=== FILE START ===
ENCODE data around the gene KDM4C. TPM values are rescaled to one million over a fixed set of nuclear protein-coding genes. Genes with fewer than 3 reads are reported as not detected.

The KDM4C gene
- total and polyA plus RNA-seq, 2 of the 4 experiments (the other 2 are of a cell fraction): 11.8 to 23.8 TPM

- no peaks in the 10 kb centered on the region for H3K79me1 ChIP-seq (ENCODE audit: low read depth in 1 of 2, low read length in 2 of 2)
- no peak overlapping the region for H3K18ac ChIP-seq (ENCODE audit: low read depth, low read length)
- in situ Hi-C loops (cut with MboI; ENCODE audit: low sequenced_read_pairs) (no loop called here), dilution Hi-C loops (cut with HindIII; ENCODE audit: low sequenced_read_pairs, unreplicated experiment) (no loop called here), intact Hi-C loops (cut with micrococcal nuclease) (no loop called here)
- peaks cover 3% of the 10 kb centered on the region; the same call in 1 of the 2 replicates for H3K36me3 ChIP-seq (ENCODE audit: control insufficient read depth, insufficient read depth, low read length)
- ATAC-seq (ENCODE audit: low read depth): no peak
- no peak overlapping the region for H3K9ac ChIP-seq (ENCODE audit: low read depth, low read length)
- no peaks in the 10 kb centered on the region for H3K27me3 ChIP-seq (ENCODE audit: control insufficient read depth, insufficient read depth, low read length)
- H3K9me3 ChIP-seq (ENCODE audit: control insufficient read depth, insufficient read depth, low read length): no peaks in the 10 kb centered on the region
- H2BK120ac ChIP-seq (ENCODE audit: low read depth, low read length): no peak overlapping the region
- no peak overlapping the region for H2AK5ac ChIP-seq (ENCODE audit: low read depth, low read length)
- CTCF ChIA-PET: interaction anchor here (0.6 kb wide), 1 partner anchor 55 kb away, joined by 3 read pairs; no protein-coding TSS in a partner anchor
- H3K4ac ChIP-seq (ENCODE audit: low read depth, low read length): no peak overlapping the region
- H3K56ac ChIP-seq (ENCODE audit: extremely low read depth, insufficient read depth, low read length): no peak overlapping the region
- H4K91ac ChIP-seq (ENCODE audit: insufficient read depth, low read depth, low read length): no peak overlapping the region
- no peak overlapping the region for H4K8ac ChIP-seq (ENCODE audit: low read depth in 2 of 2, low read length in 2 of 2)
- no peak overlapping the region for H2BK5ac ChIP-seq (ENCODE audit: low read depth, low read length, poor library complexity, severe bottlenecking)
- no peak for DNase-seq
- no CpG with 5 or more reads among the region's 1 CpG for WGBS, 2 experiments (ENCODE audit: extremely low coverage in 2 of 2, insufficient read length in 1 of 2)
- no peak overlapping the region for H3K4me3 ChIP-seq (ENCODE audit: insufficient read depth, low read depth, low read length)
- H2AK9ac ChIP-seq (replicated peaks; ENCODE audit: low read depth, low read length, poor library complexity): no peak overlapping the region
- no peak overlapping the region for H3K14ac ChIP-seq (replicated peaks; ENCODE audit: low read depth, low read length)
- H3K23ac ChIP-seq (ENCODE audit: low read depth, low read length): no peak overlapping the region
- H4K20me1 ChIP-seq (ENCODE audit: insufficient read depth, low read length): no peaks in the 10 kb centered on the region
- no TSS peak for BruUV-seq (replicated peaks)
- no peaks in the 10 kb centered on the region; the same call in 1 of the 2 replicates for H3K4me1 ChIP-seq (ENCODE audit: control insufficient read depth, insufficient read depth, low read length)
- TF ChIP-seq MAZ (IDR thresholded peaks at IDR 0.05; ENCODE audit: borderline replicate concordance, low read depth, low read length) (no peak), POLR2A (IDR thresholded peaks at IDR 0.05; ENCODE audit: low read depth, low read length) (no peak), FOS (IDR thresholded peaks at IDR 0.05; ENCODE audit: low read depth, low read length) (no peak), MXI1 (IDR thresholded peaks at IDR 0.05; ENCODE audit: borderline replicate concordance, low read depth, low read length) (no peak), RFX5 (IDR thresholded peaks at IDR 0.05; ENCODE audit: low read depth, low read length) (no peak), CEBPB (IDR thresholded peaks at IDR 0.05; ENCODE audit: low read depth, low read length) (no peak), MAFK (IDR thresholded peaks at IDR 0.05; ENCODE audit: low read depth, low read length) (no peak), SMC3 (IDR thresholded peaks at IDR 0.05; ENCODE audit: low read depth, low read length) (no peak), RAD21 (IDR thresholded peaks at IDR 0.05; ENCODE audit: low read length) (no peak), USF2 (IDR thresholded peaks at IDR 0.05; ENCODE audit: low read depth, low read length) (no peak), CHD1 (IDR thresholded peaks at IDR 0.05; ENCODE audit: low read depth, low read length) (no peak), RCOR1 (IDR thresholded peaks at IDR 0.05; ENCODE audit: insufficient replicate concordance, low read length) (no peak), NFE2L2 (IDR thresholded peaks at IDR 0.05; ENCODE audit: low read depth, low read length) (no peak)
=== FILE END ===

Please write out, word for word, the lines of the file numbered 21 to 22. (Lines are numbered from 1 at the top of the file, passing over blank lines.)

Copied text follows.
- no CpG with 5 or more reads among the region's 1 CpG for WGBS, 2 experiments (ENCODE audit: extremely low coverage in 2 of 2, insufficient read length in 1 of 2)
- no peak overlapping the region for H3K4me3 ChIP-seq (ENCODE audit: insufficient read depth, low read depth, low read length)